__________

The Cooping Theory: Who Killed Edgar Allan Poe started its open-ended run at St. Mazie Bar and Super Club, 345 Grand Street, Williamsburg Brooklyn. Wednesdays at 6:30pm and 10:30pm, Sundays at 2:30pm. Tickets start at $75, there is $25 food and beverage minimum. The information specific to each version of the experience can be found below. Discounts are available exclusively on Today Tix (site and app).  Bookings can be made on the production's website:

www.poseidontheatrecompany.com.

The Cooping Theory: Who Killed Edgar Allan Poe is conceived and directed by Aaron Salazar. It is produced by the Poseidon Theatre Company in association with St. Mazie Bar & Super Club. Book is by Nate Suggs, additional material by Samantha Lacey Johnson. Design by John McCormick. Light Design by John Salutz. Music by Manuel “CJ” Pelayo and Conor Heffernan. 

The cast is Caroline Banks, Jeffrey Robb, Gordon Palagi, Dara Kramer.    

__________

Spirits of the Dead Supper Club (Wednesdays at 6:30pm)

A full dinner and cocktail pre-show experience.  Following the performance, there is live music offered upstairs for those who will stay, performed in a beautiful 1920s style bar with banquet seating and an outdoor patio.  $115 tickets include a three-course prix-fixe dinner, reserved seating, priority entry and live music following the show upstairs in the St. Mazie Bar.  $75 general admission tickets include general seating at communal tables; there is a $25 food and beverage minimum per guest. A full menu of cocktails, light fare and non-alcoholic drinks is available. Doors open at 6:30pm and the show starts at 8:00pm. Performance is 95 minutes plus a 20-minute intermission.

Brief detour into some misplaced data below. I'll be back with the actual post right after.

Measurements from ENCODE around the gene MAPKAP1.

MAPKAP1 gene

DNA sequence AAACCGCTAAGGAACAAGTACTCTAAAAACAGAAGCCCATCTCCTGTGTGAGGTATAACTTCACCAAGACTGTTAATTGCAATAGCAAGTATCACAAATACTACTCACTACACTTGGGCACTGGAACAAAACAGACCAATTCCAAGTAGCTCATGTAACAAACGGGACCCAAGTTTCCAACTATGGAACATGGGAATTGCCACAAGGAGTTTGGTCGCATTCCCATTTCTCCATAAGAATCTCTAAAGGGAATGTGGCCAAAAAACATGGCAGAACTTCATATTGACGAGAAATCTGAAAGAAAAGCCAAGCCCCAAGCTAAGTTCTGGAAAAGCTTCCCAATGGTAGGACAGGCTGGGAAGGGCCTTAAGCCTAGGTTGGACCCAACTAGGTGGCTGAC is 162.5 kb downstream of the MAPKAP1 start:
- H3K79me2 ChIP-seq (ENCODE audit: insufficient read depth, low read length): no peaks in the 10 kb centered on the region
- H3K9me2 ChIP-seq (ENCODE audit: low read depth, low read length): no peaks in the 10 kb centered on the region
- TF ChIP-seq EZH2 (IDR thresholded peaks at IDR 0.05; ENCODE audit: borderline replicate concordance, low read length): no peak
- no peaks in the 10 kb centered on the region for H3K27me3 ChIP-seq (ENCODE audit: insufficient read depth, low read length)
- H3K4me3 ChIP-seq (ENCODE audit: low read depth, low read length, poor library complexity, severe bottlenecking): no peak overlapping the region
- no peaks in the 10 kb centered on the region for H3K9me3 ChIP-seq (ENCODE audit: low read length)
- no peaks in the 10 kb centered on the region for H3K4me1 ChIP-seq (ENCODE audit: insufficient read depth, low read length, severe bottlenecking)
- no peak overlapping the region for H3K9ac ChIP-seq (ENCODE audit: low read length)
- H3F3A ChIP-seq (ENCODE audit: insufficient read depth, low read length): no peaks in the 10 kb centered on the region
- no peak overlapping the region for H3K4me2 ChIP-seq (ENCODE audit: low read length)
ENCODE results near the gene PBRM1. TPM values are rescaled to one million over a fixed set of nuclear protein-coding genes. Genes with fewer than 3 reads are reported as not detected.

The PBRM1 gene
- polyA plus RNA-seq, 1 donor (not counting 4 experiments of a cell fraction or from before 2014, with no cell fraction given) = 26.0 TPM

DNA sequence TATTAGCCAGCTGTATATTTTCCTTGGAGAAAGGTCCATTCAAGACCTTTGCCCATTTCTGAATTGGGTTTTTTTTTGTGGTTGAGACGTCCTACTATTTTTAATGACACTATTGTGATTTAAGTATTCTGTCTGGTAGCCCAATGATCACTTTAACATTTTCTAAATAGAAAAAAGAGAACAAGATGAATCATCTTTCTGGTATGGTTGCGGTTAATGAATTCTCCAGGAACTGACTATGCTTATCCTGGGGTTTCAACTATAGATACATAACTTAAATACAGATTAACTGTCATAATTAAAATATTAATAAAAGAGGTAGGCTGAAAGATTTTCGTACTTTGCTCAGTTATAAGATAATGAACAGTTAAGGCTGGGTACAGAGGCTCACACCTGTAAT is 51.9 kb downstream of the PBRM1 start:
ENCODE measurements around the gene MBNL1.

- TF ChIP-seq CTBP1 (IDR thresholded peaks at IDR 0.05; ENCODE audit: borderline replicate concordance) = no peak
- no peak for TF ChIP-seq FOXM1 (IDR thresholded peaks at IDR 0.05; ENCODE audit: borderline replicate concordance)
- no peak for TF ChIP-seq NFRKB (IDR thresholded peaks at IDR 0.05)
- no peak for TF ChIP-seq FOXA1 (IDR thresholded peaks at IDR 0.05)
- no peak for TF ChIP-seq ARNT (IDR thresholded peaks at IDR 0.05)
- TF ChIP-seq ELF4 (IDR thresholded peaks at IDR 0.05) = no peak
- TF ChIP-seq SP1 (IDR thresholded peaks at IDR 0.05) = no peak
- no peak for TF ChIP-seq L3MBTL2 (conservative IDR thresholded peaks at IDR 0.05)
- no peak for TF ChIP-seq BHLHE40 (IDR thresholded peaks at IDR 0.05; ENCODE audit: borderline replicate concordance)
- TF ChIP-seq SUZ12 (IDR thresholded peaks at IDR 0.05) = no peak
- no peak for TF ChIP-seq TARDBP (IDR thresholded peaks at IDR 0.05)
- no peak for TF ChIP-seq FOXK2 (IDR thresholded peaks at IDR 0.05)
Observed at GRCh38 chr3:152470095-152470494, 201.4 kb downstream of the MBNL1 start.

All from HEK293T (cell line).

Tell Tale Heart Tavern (Wednesdays at 10:30pm)

A rollicking Absinthe cocktail party pre-show experience.  $100 tickets include two Absinthe drinks, house wine, beer, reserved seating and priority entrance.  General admission tickets are $75 and there is a $25 beverage minimum per guest. Absinthe service is available as well a full bar and cocktail menu. Doors open at 10:30pm for drinks. Show runs 80 minutes without intermission.

Virginia's Brunch (Sunday at 2:30pm)

A choice of two brunch seatings:  12:30pm or 1:30pm.  Brunch is served in the beautiful outdoor patio. $100 ticket includes prix-fixe brunch with entree, coffee or tea and a mimosa or bloody mary, reserved seating and priority entrance to the show, which runs 80 minutes without intermission.

Photo: Gordon Palagi in "The Cooping Theory: Who Killed Edgar Allan Poe?," presented by Poseiden Theatre Company at St. Mazie Bar and Supper Club, 345 Grand Street, Williamsburg Brooklyn. Photo by Jonathan Slaff.

Review: 'Into the Woods' by The Theatre at TCC

Review: 'Into the Woods' by The Theatre at TCC

Review: Fact-based "UPSTAIRS - A MUSICAL TRAGEDY" Debuts at Hollywood Fringe Festival

Review: Fact-based "UPSTAIRS - A MUSICAL TRAGEDY" Debuts at Hollywood Fringe Festival